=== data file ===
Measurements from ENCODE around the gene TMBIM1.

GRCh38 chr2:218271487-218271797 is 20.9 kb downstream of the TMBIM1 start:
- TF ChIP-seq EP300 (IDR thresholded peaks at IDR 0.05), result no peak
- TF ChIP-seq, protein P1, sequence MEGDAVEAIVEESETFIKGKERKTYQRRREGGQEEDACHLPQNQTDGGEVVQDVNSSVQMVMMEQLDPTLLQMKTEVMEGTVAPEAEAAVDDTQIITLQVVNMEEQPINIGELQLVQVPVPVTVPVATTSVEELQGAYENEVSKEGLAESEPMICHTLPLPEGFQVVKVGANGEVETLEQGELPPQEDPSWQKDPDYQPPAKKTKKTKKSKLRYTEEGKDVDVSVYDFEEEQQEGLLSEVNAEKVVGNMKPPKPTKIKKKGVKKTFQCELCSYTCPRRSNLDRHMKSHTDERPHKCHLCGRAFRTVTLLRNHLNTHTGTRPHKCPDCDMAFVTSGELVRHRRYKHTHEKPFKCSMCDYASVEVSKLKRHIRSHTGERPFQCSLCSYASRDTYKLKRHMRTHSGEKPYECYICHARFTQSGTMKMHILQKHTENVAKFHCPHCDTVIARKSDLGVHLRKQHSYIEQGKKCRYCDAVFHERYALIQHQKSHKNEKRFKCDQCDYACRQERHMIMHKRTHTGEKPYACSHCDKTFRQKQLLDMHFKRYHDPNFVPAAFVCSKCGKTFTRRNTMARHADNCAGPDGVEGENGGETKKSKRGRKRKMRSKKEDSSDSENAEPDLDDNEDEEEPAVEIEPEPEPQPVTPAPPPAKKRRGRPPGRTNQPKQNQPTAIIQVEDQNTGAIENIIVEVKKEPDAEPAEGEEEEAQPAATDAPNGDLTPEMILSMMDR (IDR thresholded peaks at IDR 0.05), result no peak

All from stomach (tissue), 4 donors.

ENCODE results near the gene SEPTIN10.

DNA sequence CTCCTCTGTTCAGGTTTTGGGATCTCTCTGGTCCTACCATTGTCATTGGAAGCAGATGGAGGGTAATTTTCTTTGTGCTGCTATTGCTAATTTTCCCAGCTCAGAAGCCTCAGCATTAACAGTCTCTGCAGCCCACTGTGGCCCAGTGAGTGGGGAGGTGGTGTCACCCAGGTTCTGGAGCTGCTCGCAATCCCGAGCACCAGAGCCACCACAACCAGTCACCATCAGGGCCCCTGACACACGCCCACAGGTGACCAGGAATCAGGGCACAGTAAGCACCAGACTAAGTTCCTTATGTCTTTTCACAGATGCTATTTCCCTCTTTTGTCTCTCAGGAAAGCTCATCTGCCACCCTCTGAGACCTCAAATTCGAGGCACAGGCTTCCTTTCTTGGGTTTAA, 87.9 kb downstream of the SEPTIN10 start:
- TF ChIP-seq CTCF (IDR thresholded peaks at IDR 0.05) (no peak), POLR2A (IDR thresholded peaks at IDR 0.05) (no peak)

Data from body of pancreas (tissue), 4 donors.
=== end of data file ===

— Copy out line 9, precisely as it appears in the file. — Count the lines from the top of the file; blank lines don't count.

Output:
Data from body of pancreas (tissue), 4 donors.